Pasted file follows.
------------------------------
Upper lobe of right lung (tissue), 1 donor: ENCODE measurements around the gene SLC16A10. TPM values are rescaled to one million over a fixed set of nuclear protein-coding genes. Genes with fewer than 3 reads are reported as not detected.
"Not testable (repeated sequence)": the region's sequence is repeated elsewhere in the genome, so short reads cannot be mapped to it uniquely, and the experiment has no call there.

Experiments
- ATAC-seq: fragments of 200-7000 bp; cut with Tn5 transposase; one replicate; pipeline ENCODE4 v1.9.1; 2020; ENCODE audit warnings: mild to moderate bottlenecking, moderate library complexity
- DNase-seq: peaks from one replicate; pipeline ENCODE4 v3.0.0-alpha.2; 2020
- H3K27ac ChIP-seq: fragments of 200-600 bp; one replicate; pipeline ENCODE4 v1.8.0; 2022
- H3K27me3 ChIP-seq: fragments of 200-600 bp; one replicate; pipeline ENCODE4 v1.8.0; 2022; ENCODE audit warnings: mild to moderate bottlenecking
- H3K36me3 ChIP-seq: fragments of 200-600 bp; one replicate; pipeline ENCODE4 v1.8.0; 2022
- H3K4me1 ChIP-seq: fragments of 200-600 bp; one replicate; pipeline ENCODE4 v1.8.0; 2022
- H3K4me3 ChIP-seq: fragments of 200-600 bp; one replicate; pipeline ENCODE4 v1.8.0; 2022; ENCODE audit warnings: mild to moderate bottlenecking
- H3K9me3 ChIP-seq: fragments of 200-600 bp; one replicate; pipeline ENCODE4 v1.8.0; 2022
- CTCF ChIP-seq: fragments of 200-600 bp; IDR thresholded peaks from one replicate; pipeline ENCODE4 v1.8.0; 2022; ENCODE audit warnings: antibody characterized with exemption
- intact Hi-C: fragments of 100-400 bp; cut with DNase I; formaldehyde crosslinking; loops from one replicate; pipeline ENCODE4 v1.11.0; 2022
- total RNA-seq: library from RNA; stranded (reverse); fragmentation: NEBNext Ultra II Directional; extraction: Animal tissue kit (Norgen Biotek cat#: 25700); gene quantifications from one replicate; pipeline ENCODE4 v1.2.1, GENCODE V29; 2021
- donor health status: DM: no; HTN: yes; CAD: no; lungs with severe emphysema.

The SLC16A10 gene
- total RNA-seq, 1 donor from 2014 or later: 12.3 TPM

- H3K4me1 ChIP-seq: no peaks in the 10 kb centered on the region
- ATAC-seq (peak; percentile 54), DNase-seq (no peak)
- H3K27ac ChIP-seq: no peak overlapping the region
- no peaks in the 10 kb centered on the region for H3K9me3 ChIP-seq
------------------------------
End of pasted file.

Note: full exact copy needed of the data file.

Upper lobe of right lung (tissue), 1 donor: ENCODE measurements around the gene SLC16A10. TPM values are rescaled to one million over a fixed set of nuclear protein-coding genes. Genes with fewer than 3 reads are reported as not detected.
"Not testable (repeated sequence)": the region's sequence is repeated elsewhere in the genome, so short reads cannot be mapped to it uniquely, and the experiment has no call there.

Experiments
- ATAC-seq: fragments of 200-7000 bp; cut with Tn5 transposase; one replicate; pipeline ENCODE4 v1.9.1; 2020; ENCODE audit warnings: mild to moderate bottlenecking, moderate library complexity
- DNase-seq: peaks from one replicate; pipeline ENCODE4 v3.0.0-alpha.2; 2020
- H3K27ac ChIP-seq: fragments of 200-600 bp; one replicate; pipeline ENCODE4 v1.8.0; 2022
- H3K27me3 ChIP-seq: fragments of 200-600 bp; one replicate; pipeline ENCODE4 v1.8.0; 2022; ENCODE audit warnings: mild to moderate bottlenecking
- H3K36me3 ChIP-seq: fragments of 200-600 bp; one replicate; pipeline ENCODE4 v1.8.0; 2022
- H3K4me1 ChIP-seq: fragments of 200-600 bp; one replicate; pipeline ENCODE4 v1.8.0; 2022
- H3K4me3 ChIP-seq: fragments of 200-600 bp; one replicate; pipeline ENCODE4 v1.8.0; 2022; ENCODE audit warnings: mild to moderate bottlenecking
- H3K9me3 ChIP-seq: fragments of 200-600 bp; one replicate; pipeline ENCODE4 v1.8.0; 2022
- CTCF ChIP-seq: fragments of 200-600 bp; IDR thresholded peaks from one replicate; pipeline ENCODE4 v1.8.0; 2022; ENCODE audit warnings: antibody characterized with exemption
- intact Hi-C: fragments of 100-400 bp; cut with DNase I; formaldehyde crosslinking; loops from one replicate; pipeline ENCODE4 v1.11.0; 2022
- total RNA-seq: library from RNA; stranded (reverse); fragmentation: NEBNext Ultra II Directional; extraction: Animal tissue kit (Norgen Biotek cat#: 25700); gene quantifications from one replicate; pipeline ENCODE4 v1.2.1, GENCODE V29; 2021
- donor health status: DM: no; HTN: yes; CAD: no; lungs with severe emphysema.

The SLC16A10 gene
- total RNA-seq, 1 donor from 2014 or later: 12.3 TPM

- H3K4me1 ChIP-seq: no peaks in the 10 kb centered on the region
- ATAC-seq (peak; percentile 54), DNase-seq (no peak)
- H3K27ac ChIP-seq: no peak overlapping the region
- no peaks in the 10 kb centered on the region for H3K9me3 ChIP-seq